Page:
With cool restaurants, galleries and boutiques, this compact Canadian city is ideal for a short break, says Rachel Cranshaw
As celebrations marking the 150th anniversary of confederation draw to a close, Toronto will be getting quieter. But this is still a city with a thriving restaurant scene, an aesthetically pleasing skyline and diverse neighbourhoods, all set on a manageable grid system and with a compact centre.
Queen Street West and West Queen West are hipster central, where you’ll find independent boutiques, cafés, bars and restaurants, all on one handy strip. Head to King Street West for innovative restaurants where it’s easy to get a table. For upmarket shopping Bloor-Yorkville is the place. The Kensington market area spills out into Chinatown and Little Italy. Downtown and the entertainment district are home to stellar attractions including the CN Tower.
Air Canada (0371 220 1111; aircanada.com) operates a four-times-daily service from London Heathrow, from £837 return. Air Canada Rouge also runs a summer service via Gatwick, Manchester, Edinburgh and Glasgow. AirTransat flies from Manchester and Glasgow.
Special treat Toronto’s Asian influences are a real credit to it, and the Shangri-La (1), at 188 University Avenue (001 647 788 8888; shangri-la.com), is no exception. The lobby hosts live music, and it’s next to the renowned Momofuku noodle bar. Doubles from Can$430 (£265), not including breakfast (from Can$22/£13). For a full review and to book, visit telegraph.co.uk/ tt-shangrilatoronto
Mid-range Drake Hotel (2) at 1150 Queen Street West (001 416 531 5042; thedrake.ca) brims with modern art, has a fulltime curator, 19 boutique rooms and a roof terrace. Guests get a discount at the Drake General Store. Double rooms from Can$219 (£135), not including breakfast (Can$15/£9). For a full review and to book, visit telegraph. co.uk/tt-draketoronto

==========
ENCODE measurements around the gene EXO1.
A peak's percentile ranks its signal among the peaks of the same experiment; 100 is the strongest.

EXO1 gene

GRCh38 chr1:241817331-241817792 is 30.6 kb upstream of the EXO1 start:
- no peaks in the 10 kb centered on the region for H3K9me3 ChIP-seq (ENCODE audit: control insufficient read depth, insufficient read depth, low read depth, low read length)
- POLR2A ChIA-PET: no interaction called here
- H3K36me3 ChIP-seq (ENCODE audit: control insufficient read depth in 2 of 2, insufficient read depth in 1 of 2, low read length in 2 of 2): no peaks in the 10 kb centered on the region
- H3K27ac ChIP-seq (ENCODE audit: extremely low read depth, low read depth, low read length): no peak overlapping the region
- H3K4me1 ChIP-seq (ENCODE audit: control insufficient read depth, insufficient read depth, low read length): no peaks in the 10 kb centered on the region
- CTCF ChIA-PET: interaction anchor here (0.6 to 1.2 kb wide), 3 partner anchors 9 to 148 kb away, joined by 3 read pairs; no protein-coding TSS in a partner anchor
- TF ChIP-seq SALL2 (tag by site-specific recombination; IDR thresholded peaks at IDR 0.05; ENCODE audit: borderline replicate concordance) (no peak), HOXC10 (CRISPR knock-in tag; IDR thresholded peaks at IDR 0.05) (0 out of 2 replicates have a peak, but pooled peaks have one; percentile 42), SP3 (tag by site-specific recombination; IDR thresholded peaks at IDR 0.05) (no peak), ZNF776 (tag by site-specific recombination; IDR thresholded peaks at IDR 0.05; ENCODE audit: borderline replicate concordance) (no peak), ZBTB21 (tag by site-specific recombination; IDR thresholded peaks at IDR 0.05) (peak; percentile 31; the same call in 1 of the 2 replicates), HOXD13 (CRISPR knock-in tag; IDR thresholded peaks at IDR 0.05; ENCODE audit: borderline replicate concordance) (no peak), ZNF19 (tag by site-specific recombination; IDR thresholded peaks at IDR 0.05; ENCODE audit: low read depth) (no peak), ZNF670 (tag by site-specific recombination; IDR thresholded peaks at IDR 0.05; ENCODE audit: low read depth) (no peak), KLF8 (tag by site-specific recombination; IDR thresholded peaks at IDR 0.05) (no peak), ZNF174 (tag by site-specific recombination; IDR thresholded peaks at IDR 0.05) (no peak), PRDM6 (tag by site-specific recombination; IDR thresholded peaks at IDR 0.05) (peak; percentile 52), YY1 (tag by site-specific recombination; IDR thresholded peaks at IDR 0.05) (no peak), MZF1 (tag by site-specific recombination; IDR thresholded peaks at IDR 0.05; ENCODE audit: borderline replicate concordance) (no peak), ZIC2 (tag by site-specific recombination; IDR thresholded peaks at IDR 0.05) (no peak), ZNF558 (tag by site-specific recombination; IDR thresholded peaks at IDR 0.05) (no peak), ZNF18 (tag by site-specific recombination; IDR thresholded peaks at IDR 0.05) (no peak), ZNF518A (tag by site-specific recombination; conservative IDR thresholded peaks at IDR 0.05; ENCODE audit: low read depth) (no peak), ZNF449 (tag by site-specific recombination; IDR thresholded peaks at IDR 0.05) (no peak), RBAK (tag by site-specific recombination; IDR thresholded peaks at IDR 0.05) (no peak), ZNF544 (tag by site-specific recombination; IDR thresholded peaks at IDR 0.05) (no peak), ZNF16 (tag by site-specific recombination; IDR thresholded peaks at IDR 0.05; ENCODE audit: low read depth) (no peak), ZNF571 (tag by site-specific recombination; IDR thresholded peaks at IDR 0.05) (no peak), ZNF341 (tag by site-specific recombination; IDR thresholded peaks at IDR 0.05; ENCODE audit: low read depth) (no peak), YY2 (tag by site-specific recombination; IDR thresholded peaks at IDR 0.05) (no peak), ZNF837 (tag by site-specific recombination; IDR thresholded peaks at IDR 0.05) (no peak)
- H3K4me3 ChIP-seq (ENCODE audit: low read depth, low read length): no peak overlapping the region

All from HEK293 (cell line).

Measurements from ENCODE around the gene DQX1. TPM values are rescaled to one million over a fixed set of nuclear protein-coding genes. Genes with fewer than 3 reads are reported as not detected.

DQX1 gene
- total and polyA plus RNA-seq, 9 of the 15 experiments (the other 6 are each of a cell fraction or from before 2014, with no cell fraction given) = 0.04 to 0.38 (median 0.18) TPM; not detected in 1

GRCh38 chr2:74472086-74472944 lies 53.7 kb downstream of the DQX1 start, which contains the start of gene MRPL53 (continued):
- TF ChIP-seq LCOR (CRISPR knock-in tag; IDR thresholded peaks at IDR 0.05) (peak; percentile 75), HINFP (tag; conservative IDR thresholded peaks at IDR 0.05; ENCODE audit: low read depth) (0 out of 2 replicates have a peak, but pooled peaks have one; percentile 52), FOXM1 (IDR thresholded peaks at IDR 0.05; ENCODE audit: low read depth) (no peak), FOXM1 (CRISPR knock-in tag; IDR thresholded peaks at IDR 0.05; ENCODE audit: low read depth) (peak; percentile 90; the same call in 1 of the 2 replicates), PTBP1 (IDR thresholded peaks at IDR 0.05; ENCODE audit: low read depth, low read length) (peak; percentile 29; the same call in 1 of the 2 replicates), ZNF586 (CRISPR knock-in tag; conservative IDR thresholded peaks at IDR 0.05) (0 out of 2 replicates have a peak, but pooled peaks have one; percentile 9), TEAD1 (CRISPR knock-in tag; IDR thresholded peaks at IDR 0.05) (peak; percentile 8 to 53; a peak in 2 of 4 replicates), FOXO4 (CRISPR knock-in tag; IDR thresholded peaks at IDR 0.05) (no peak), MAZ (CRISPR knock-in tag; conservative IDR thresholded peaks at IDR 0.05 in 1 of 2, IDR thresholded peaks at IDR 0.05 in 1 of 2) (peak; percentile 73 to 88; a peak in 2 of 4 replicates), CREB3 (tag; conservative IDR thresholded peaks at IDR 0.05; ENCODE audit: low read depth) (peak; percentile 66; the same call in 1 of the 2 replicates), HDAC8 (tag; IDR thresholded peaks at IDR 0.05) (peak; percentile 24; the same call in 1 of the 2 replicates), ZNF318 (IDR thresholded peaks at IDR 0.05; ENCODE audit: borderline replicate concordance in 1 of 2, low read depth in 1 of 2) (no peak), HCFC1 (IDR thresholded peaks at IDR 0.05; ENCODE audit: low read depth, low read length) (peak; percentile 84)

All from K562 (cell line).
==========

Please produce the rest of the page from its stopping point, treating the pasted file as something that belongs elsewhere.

Budget The Chelsea (3), at 33 Gerrard Street West (001 416 595 1975; chelseatoronto. com) offers excellent value and is perfect for families. It’s the largest hotel in Canada, with 1,590 rooms, and boasts Toronto’s only indoor water slide, and a children’s area with rabbits. Doubles from Can$155 (£95), not including breakfast (from Can$15/£9). For a full review and to book, visit telegraph.co.uk/ttchelseatoronto 5pm Blow away the cobwebs after your flight with a wander around the city’s waterfront area (4), on the shore of Lake Ontario. The regenerated 10-acre site of the Harbourfront Centre (harbourfrontcentre.com) is home to two forest-inspired squares, Ontario and Canada, plus an outdoor exhibition space, and hosts concerts and other events year-round. You can also take a boat tour of the islands just opposite, or go out on a canoe (paddletoronto.com).
8pm Head to one of King West’s most popular restaurants, Lee by Susur Lee (5) (001 416 504 7867; susur.com; book ahead), for a truly inventive take on modern Asian cuisine, in stylish surroundings and with a small terrace. The signature Singaporean-style slaw (Can$25/£15) contains 19 ingredients, all of which complement each other perfectly and look charmingly colourful. The curry roasted chicken is not to be missed. 10am Don’t miss the CN Tower (6) (cntower.ca), worth doing first thing to beat the queues; it opens at 8.30am and is well worth the Can$48 (£29) entry fee to enjoy unparalleled views of the city, and sometimes as far as Buffalo in New York State. There’s a glass floor panel you can walk across – which is not for the fainthearted. Even less so is the EdgeWalk experience,